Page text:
Home News Stakeholders Task FG On Improved Funding For SON

Stakeholders Task FG On Improved Funding For SON

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By; RAYMOND TEDUNJAYE Lagos


As the recently appointed Director General of Standards Organisation of Nigeria (SON),Mallam Farouk Salim assumes office, stakeholders, which include manufacturers, professionals and economic experts have called of the Federal Government to properly fund SON to enable it discharge its key functions appropriately.
The stakeholders who lauded the Federal Government for appointing a core professional to head the agency, saddled with the task of ensuring that Nigeria is free from substandard adulterated goods, made the call in their separate congratulatory messages on the appointment of Mallam Farouk Salim as the new Director General of the Agency.
They posited that it is only through improved budgetary funding and mobilization of adequate resources, which are urgently required, that would enable the new SON boss to build and consolidate on the gains made by his predecessors.
They all described the new SON helmsman as ‘a round peg in a round hole’.
While acknowledging the appropriateness of Salim’s appointment as SON DG at a time like this, taking cognizance of his robust profile which places him at a vantage position to carry out this critical assignment, the stakeholders further set what some of them described as ‘the urgent agenda’ Salim needs to focus on as he kicks the ball rolling.
Speaking, Muda Yusuf, Director General, Lagos Chamber of Commerce and Industry (LCCI), Muda Yusuf said: “The key areas the new SON DG should focus on first include, deepening of intelligence; this is because without intelligence, the enforcers cannot catch up with the criminals that perpetuate the production and importation of substandard products. So, strengthening of intelligence is very crucial and this requires support of and collaboration of the private sector.
“We will also like to see better logistics for the staff and better security for them, because the task of stopping the criminal elements involved in the production and circulation of substandard products is a very risky assignment. So to primarily reduce the risks involved, the new DG will need to collaborate with the security agencies to provide adequate security cover for the officials of SON.
“We will also like to see stronger enforcement, stronger compliance among all the critical stakeholders, particularly in the private sector. This requires high level of discipline among the officials; it requires that the officials didn’t compromise. Also, in order to improve the resources available to him, he will need to collaborate with the relevant agencies of the government and the private sector to put pressure on the government to strengthen the capacity of SON with the desired resources so that things will work out better.”
Yusuf also assured that LCCI’s doors are open to SON for collaboration and support because “we see SON as a partner. It is in the interest of the investors in the economy to see that SON is supported to do its job. This is because we need to bring sanity to the business environment. We need to do away with all these substandard and fake products. All these things bring a lot of image and reputation problems for us as a country. It also damages the image of well-known brands in the system.  So, we are ready to cooperate with him; our doors are open for SON.”
The Pharmaceutical Society of Nigeria (PSN) also has high expectations for the new DG of SON. The professional organisation expects one of their own to, among others, position the agency at a pedestal on which it would effectively “curb influx of sub-standard, life-endangering goods infiltrating Nigeria.”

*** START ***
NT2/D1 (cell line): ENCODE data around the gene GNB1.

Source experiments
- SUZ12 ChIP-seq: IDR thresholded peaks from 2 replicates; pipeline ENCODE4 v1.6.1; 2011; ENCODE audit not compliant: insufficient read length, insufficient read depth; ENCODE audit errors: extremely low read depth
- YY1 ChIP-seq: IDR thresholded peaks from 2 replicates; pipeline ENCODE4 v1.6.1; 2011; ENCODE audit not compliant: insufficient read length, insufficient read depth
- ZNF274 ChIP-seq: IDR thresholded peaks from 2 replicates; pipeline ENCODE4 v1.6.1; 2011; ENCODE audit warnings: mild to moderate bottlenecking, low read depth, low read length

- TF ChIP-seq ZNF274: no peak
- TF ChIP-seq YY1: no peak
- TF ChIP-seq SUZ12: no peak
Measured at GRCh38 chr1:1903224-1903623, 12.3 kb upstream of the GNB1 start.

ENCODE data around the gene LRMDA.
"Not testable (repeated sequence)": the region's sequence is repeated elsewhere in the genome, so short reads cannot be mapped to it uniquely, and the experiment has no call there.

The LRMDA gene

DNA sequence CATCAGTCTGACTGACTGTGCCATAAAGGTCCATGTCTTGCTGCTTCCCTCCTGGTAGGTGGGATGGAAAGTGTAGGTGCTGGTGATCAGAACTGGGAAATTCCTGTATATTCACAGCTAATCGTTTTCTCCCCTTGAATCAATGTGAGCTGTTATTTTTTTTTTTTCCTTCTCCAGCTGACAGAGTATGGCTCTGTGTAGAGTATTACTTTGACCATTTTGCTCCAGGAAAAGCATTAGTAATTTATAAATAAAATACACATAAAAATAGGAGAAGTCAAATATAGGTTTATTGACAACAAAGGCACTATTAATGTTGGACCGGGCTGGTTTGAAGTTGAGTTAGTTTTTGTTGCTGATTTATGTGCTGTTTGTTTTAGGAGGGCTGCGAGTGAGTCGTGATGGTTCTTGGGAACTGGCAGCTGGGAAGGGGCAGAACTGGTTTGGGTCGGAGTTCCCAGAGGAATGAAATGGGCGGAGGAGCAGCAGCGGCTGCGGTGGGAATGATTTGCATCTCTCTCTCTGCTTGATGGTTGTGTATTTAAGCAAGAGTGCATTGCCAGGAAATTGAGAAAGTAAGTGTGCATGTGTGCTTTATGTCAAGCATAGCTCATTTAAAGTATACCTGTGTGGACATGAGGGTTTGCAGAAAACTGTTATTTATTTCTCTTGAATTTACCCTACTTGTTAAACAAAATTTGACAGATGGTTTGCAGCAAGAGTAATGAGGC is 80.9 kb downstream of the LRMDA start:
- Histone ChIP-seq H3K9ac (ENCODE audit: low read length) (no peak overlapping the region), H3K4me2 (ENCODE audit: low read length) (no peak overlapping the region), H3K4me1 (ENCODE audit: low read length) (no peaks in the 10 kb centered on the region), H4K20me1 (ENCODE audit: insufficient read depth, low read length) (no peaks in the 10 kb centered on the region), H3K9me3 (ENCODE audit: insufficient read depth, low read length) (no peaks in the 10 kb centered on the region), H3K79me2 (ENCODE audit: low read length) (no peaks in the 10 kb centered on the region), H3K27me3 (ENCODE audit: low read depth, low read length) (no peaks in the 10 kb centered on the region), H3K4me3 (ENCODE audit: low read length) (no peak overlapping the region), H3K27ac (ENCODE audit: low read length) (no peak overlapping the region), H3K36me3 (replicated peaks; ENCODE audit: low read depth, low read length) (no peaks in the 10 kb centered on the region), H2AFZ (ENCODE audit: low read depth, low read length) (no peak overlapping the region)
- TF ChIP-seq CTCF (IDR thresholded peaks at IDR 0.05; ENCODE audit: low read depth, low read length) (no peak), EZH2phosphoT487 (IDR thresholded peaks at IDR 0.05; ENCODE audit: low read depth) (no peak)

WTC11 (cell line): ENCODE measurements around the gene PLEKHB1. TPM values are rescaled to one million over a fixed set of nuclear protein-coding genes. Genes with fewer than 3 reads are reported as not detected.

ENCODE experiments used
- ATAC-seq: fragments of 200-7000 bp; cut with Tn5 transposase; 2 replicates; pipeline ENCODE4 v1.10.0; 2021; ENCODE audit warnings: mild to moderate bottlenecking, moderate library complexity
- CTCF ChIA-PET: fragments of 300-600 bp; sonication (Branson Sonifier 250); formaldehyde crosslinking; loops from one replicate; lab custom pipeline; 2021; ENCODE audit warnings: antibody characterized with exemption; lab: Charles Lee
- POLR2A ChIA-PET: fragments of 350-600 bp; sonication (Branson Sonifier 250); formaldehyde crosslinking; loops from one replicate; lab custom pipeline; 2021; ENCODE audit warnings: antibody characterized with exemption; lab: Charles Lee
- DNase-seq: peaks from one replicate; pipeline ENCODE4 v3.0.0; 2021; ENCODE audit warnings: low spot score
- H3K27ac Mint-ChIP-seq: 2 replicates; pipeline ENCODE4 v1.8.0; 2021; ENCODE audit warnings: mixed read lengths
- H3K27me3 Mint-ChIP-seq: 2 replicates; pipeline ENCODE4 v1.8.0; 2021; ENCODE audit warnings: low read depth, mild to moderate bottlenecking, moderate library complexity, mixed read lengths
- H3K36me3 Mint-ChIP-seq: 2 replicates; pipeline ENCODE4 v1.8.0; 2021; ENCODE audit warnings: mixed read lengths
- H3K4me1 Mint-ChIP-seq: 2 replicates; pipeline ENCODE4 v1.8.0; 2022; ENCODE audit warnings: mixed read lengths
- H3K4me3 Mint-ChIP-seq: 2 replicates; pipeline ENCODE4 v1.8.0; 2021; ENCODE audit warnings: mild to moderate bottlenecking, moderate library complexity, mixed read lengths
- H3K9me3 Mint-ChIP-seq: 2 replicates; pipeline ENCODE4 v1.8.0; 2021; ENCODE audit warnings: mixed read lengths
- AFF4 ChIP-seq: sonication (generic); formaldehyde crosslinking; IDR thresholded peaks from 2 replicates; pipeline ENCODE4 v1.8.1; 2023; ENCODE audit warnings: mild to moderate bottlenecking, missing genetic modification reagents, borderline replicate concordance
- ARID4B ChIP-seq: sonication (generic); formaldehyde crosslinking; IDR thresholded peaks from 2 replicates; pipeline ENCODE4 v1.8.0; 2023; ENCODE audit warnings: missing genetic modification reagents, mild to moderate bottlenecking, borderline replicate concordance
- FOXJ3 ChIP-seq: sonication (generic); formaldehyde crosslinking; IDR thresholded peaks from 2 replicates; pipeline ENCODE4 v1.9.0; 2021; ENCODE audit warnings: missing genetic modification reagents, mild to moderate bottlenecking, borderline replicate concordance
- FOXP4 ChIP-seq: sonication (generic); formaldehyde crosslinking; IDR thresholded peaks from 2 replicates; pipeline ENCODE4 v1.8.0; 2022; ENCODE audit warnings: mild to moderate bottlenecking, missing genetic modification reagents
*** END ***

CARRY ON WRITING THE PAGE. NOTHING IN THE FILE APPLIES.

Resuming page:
Describing the new DG as “a thoroughbred pharmacist with the pedigree to pilot the affairs of SON,” PSN said: “Salim, a certified pharmacist, has a vision of bringing changes by promoting public safety and the role of standards in local manufacturing and creating an enabling environment for innovations that will stimulate national self-sufficiency.”
Other key stakeholders who have expressed joy over Salim’s appointment and also set agenda for the new SON boss is the Pharmaceutical Society of Nigeria (PSN). In a statement, signed by its President, Mazi Sam Ohuabunwa, and National Secretary, Emeka Duru, PSN described Salim as “the best choice to curb the influx of sub-standard and life-endangering goods infiltrating the country.”
The professional body said “the nation needed a detailed oriented individual with the ability to listen, observe, research, consult, and administer solutions to the pressing challenge at ports and borders.”
Indeed, following President Muhammadu Buhari’s appointment of Farouk Salim, a pharmacist, as the new Director-General of the Standard Organisation of Nigeria (SON), there is much expectation as quality-conscious Nigerians call on him to bring his core competencies in quality assurance and management to bear on this institution positioned to play a leading role in the drive for national socio-economic recovery.
This is because Salim is taking up this critical national assignment at a time when resuscitation of the national economy from the pangs of the COVID-19 pandemic demands strict and well supervised guidance of local production and distribution of quality products that would not only meet local demand but also nurture competitive export market.
As the pharmaceutical body acknowledged, Salim is a certified Pharmacist. His colleagues said he is “versatile in clinical pharmacy and medical representation, and that he is an allergy specialist, among others.
After obtaining his B. Pharm from Ahmadu Bello University (ABU), Zaria, Kaduna, in 1985; he proceeded to the Washington University, St. Louis, Missouri, USA, for his Master’s degree in Business Administration (MBA) between 1997 and 1999.

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